"It seems to be advantageous," begins Fischbach, "to include a multidisciplinary approach." A biologist, for example, needn't feel disqualified from applying for the award to address an "intriguing ethical question" just because he or she doesn't have the appropriate background. Fischbach suggests "assembling a team that has expertise in different fields"--sociology or statistics, for example--and gather together people who can contribute to skills you need for the project. It's a worthwhile endeavor because--as Fischbach points out--the members of the reviewing panel themselves are multidisciplinary in nature.
Who Can Apply?
This international program is open to principal investigators who work in a wide range of organizations, including public and private labs, universities, hospitals, and colleges, and in state and local governments.
What Is the Mechanism of Support?
Applications for up to $250,000 should follow NIH's recently imposed modular grants system, which involves constructing a budget around $25,000 increments. Support for 3 to 5 years can be requested.
When Are the Deadlines?
There are three receipt dates for this program announcement: 1 June 2000, 1 October 2000, and 1 February 2001.
Fischbach encourages investigators to contact her at email@example.com.
Although the NIH program announcement represents a new initiative for the federal funding agency, it is not the only attempt to better promote ethics among public and scientific communities. The Open Society Institute, for example, is a private grantmaking foundation established to "foster the development of open society around the world." Their Individual Project Fellowships Program has awarded grants to projects that include making the medical profession "more visible and active on behalf of drug policy reform," and also evaluating how pure and practical research is controlled.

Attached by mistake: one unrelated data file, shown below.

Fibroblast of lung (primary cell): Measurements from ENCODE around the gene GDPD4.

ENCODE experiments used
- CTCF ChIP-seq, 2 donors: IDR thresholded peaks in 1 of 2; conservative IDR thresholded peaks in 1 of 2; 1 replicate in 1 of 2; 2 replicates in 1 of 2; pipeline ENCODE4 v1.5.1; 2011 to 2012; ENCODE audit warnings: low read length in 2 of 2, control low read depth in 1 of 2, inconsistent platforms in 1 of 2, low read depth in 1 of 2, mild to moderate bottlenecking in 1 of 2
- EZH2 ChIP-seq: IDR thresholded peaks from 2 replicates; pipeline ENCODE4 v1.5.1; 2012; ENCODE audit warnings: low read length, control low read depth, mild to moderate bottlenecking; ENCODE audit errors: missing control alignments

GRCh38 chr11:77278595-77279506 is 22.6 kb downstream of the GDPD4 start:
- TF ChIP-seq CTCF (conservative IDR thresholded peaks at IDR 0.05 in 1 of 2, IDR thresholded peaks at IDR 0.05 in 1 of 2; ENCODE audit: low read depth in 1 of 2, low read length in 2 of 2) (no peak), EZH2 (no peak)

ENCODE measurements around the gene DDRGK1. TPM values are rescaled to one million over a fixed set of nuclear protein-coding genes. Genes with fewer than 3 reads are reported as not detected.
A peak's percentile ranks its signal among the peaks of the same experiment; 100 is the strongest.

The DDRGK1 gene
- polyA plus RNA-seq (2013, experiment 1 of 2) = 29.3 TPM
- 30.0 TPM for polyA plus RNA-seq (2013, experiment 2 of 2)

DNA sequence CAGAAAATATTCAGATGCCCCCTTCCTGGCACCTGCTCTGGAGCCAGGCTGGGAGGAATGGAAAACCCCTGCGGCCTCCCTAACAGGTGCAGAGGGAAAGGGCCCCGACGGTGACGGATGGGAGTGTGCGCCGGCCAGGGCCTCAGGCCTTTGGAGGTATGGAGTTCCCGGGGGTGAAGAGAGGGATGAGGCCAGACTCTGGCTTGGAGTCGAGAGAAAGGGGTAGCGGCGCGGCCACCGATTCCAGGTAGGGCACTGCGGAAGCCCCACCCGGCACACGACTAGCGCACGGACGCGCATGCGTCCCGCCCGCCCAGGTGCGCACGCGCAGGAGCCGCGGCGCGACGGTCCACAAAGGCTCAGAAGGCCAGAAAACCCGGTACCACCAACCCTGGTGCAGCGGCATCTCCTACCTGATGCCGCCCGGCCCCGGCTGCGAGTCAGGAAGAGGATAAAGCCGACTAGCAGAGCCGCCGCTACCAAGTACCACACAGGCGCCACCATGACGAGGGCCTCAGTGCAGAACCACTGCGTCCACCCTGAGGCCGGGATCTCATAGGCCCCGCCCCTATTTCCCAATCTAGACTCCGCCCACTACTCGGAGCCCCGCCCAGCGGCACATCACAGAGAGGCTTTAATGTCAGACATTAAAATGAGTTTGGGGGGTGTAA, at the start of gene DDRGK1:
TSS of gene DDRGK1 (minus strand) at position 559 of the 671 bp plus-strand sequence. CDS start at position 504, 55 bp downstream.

The Robert Wood Johnson Foundation makes "about $360 million a year in awards" to improve the health care of all Americans. This foundation funds a variety of projects, including those that gather and monitor health-related statistics, training and fellowship programs, policy analysis, and health services research. Check out their rules for applying for a grant for more information.
The NIH's National Human Genome Research Institute (NHGRI) awards similar grants through their Ethical, Legal, and Social Implications of Human Genetics Research program announcement. These grants support more focused research and educational activities than do those described in Fischbach's announcement, addressing issues that arise "from the use of the knowledge and technologies resulting from human genetics research." As he indicates in an interview with Next Wave, Francis Collins, director of the NHGRI, is outspoken on the need for scientists to address the ethical implications of their research, and he speaks to the importance of the ELSI program. The next deadline for NHGRI grant applications is 1 June, with others at 1 October and 1 February next year.